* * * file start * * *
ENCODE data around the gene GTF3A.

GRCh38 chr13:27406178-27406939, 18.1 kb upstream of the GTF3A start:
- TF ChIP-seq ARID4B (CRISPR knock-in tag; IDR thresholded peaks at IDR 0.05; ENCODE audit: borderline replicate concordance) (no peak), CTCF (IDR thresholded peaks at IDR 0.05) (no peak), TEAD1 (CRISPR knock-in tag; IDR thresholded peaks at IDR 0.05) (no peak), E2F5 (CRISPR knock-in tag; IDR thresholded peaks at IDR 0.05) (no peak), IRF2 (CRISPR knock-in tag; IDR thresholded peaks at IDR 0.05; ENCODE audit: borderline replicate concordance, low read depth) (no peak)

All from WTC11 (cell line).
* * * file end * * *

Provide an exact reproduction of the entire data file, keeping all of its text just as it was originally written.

ENCODE data around the gene GTF3A.

GRCh38 chr13:27406178-27406939, 18.1 kb upstream of the GTF3A start:
- TF ChIP-seq ARID4B (CRISPR knock-in tag; IDR thresholded peaks at IDR 0.05; ENCODE audit: borderline replicate concordance) (no peak), CTCF (IDR thresholded peaks at IDR 0.05) (no peak), TEAD1 (CRISPR knock-in tag; IDR thresholded peaks at IDR 0.05) (no peak), E2F5 (CRISPR knock-in tag; IDR thresholded peaks at IDR 0.05) (no peak), IRF2 (CRISPR knock-in tag; IDR thresholded peaks at IDR 0.05; ENCODE audit: borderline replicate concordance, low read depth) (no peak)

All from WTC11 (cell line).